The age-old problem with all-season tires has been that they tend to be a jack-of-all-trades, but master of none. A few years ago, Michelin sought to address this issue head on when they released the Pilot Sport A/S 3. The A/S 3 was intended to provide the performance of a summer tire but with the winter capabilities of an all-season. I was one of the first individuals outside of Michelin to test the A/S 3 under real world conditions, including in snow and on ice. As sure as was advertised, the Michelin drove like a summer tire with fantastic dry/wet grip and steering response. Unfortunately when the snow started flying, it drove very much like a summer tire then too, prompting me to eagerly jump back to my dedicated set of winter tires.
Due in large part to our recommendations, as well as the feedback from Tire Rack customers, Michelin went back to the drawing board. Michelin engineers knew they had a winning formula with the dry and wet traction of the A/S 3, therefore they wanted to sacrifice as little as possible when re-engineering the new tire. To this end, Michelin left the tread design the same, opting to concentrate on tweaking the tread compound to bolster winter traction for the new Pilot Sport A/S 3+.
This February, myself and a few of my fellow team members were offered the opportunity to experience the A/S 3+ firsthand. Michelin flew us from the frigid confines of South Bend to the warmth and lights of Las Vegas for a go at their new product. During our time on the highway between Las Vegas and Pahrump, we got a good feel for the A/S 3+'s ride comfort and stability at speed. After a fair amount of highway seat time, we made our way to Spring Mountain Motorsports Ranch where the real meat of the test would occur. A rigorous set of wet and dry testing with the A/S 3+ versus top competition confirmed what we had hoped. In the quest for improved winter traction, the A/S 3+ sacrificed little to no dry/wet capability.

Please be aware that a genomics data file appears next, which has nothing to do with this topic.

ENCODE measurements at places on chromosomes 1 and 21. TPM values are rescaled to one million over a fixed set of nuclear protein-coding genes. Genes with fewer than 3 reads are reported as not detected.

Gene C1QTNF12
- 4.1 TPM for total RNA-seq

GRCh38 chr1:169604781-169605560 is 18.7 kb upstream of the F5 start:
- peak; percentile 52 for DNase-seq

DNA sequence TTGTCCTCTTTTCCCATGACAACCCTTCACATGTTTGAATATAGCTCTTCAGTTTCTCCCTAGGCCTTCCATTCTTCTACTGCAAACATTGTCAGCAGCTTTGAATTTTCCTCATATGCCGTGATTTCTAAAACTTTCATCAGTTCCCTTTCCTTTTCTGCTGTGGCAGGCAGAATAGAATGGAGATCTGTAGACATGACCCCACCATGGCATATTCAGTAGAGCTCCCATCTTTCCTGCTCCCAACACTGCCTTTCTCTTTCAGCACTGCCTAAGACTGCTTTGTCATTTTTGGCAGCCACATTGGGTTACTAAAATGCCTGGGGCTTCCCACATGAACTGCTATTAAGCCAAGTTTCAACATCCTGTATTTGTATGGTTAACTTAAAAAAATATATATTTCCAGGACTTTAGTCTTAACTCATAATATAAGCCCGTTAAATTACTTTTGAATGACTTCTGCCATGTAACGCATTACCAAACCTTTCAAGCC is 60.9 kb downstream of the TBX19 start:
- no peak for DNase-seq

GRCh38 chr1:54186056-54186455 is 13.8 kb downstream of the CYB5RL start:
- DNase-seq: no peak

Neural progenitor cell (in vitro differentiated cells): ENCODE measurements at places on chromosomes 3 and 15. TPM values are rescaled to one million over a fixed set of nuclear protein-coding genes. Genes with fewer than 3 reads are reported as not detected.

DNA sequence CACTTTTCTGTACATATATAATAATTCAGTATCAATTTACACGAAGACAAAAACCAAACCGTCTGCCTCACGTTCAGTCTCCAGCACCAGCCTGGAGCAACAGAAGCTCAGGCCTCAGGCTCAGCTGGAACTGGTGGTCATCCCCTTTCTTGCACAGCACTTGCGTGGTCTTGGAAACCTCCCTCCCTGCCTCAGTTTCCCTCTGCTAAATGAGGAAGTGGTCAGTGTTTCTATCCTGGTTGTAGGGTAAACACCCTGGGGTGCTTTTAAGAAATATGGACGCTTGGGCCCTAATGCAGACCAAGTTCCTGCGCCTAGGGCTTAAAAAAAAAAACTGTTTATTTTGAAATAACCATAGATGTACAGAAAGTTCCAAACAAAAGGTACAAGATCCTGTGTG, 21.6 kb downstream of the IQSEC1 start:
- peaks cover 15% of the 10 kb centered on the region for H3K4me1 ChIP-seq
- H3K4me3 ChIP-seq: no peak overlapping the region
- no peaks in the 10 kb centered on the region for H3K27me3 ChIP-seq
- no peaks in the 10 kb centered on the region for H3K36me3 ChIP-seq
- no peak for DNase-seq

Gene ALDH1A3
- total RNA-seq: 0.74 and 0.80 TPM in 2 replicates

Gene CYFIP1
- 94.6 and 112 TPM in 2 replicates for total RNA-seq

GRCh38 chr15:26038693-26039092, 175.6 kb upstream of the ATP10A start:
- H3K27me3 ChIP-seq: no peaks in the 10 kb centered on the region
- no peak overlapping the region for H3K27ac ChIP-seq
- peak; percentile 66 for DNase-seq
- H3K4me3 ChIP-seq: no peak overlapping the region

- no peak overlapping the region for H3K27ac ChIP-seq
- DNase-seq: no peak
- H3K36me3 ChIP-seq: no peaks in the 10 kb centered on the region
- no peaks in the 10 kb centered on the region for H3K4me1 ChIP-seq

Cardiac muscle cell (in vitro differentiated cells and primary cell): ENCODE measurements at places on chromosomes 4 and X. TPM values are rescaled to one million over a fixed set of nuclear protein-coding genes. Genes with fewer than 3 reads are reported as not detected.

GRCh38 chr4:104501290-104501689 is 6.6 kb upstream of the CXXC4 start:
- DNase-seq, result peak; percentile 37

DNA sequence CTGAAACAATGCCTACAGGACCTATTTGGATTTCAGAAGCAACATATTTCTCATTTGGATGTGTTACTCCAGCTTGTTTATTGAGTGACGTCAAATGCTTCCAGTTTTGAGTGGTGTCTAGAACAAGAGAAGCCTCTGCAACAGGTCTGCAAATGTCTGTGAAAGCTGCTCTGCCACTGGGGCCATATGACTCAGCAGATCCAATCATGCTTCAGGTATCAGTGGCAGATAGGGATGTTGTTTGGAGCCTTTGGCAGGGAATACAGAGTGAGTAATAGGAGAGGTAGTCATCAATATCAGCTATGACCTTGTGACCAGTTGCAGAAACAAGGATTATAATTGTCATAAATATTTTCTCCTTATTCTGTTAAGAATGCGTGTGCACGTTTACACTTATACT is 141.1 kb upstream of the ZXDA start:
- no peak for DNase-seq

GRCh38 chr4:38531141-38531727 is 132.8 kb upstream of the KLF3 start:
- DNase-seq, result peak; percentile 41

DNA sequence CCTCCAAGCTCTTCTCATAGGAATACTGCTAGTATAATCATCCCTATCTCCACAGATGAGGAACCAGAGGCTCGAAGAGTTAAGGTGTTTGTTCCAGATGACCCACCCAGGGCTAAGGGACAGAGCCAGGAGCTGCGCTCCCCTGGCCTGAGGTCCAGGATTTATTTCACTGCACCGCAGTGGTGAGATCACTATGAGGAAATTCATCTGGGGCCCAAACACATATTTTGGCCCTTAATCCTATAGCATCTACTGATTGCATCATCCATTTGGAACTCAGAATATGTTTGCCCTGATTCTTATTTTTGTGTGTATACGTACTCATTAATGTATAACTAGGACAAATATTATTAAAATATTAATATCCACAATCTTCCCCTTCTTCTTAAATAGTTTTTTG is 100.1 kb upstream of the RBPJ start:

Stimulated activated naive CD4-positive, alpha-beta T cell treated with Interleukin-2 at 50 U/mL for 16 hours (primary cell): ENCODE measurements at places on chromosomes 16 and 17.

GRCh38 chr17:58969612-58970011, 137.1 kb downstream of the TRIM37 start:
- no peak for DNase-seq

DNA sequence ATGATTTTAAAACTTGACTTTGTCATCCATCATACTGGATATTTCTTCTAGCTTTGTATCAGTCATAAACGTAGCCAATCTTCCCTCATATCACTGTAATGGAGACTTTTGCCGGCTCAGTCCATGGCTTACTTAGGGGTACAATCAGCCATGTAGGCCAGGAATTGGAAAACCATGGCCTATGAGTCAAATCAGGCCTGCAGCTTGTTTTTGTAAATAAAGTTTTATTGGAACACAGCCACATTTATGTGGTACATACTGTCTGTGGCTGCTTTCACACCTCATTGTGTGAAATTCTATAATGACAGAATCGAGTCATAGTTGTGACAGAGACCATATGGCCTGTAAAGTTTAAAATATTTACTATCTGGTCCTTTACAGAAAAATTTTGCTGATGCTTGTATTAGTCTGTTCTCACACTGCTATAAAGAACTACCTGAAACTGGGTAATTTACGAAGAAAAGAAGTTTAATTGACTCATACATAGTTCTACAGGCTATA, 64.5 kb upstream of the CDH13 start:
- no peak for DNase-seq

Since this was only a demonstration, we were not able to test the winter traction of the tire, however, several other team members were able to corroborate Michelin's claim of a 28% improvement on the ice and in the snow. As the smile on my face is only now starting to fade, I look for the Michelin to ascend to the top of the Ultra High Performance All-Season category quickly and stay there for some time. To read our full preview report, check out, "What's It Take to Be a Top Performer in All Seasons?"